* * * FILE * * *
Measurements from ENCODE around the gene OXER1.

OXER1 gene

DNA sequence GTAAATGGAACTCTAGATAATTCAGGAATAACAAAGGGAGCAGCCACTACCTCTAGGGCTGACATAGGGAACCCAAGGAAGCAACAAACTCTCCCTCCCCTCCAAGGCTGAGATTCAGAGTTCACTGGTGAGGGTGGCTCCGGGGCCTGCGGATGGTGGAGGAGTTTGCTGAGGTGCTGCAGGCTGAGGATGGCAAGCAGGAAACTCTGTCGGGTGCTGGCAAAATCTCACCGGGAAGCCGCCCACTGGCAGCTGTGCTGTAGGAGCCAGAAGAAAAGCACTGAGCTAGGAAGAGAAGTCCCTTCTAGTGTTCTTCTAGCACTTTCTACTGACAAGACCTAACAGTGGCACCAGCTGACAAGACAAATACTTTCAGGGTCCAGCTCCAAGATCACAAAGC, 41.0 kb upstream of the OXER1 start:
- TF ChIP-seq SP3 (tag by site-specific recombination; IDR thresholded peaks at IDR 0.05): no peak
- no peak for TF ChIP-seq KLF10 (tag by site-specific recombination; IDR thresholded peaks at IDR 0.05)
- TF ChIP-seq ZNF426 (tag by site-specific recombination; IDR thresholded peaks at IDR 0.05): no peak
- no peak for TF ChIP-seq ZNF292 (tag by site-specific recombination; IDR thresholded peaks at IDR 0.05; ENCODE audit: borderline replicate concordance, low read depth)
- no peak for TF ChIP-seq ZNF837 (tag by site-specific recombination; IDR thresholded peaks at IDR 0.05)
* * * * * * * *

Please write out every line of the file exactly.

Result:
Measurements from ENCODE around the gene OXER1.

OXER1 gene

DNA sequence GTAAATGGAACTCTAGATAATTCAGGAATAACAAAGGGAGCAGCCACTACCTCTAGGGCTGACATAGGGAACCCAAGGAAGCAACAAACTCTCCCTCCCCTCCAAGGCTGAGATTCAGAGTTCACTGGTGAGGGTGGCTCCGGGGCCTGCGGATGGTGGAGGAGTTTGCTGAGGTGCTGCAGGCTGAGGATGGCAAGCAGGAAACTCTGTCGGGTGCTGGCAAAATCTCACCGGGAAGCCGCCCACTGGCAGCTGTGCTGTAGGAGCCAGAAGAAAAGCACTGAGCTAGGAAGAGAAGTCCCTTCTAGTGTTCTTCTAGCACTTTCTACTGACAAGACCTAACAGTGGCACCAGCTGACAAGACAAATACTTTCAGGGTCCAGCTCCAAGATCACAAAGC, 41.0 kb upstream of the OXER1 start:
- TF ChIP-seq SP3 (tag by site-specific recombination; IDR thresholded peaks at IDR 0.05): no peak
- no peak for TF ChIP-seq KLF10 (tag by site-specific recombination; IDR thresholded peaks at IDR 0.05)
- TF ChIP-seq ZNF426 (tag by site-specific recombination; IDR thresholded peaks at IDR 0.05): no peak
- no peak for TF ChIP-seq ZNF292 (tag by site-specific recombination; IDR thresholded peaks at IDR 0.05; ENCODE audit: borderline replicate concordance, low read depth)
- no peak for TF ChIP-seq ZNF837 (tag by site-specific recombination; IDR thresholded peaks at IDR 0.05)